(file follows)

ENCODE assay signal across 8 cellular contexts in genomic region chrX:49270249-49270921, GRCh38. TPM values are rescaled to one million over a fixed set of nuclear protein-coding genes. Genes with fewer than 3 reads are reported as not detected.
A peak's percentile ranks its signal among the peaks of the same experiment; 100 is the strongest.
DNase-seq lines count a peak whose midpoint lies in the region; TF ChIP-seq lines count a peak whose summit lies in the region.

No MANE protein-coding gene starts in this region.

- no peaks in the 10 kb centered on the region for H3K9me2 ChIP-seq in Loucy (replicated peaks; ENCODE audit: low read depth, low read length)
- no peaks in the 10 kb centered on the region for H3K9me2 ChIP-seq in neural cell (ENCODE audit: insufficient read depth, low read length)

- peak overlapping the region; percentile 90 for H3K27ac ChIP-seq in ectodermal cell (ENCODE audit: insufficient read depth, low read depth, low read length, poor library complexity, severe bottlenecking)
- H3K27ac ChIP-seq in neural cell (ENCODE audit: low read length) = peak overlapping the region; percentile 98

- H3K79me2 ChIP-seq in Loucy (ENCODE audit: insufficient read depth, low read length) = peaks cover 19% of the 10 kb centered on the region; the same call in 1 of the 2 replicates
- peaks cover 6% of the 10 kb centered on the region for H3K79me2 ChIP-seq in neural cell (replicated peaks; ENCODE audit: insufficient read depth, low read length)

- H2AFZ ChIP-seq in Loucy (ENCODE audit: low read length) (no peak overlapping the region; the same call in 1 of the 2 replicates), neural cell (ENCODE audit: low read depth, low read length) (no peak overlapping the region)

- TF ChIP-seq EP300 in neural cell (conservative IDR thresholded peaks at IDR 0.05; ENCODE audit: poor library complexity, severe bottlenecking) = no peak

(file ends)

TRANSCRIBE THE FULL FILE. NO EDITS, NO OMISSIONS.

ENCODE assay signal across 8 cellular contexts in genomic region chrX:49270249-49270921, GRCh38. TPM values are rescaled to one million over a fixed set of nuclear protein-coding genes. Genes with fewer than 3 reads are reported as not detected.
A peak's percentile ranks its signal among the peaks of the same experiment; 100 is the strongest.
DNase-seq lines count a peak whose midpoint lies in the region; TF ChIP-seq lines count a peak whose summit lies in the region.

No MANE protein-coding gene starts in this region.

- no peaks in the 10 kb centered on the region for H3K9me2 ChIP-seq in Loucy (replicated peaks; ENCODE audit: low read depth, low read length)
- no peaks in the 10 kb centered on the region for H3K9me2 ChIP-seq in neural cell (ENCODE audit: insufficient read depth, low read length)

- peak overlapping the region; percentile 90 for H3K27ac ChIP-seq in ectodermal cell (ENCODE audit: insufficient read depth, low read depth, low read length, poor library complexity, severe bottlenecking)
- H3K27ac ChIP-seq in neural cell (ENCODE audit: low read length) = peak overlapping the region; percentile 98

- H3K79me2 ChIP-seq in Loucy (ENCODE audit: insufficient read depth, low read length) = peaks cover 19% of the 10 kb centered on the region; the same call in 1 of the 2 replicates
- peaks cover 6% of the 10 kb centered on the region for H3K79me2 ChIP-seq in neural cell (replicated peaks; ENCODE audit: insufficient read depth, low read length)

- H2AFZ ChIP-seq in Loucy (ENCODE audit: low read length) (no peak overlapping the region; the same call in 1 of the 2 replicates), neural cell (ENCODE audit: low read depth, low read length) (no peak overlapping the region)

- TF ChIP-seq EP300 in neural cell (conservative IDR thresholded peaks at IDR 0.05; ENCODE audit: poor library complexity, severe bottlenecking) = no peak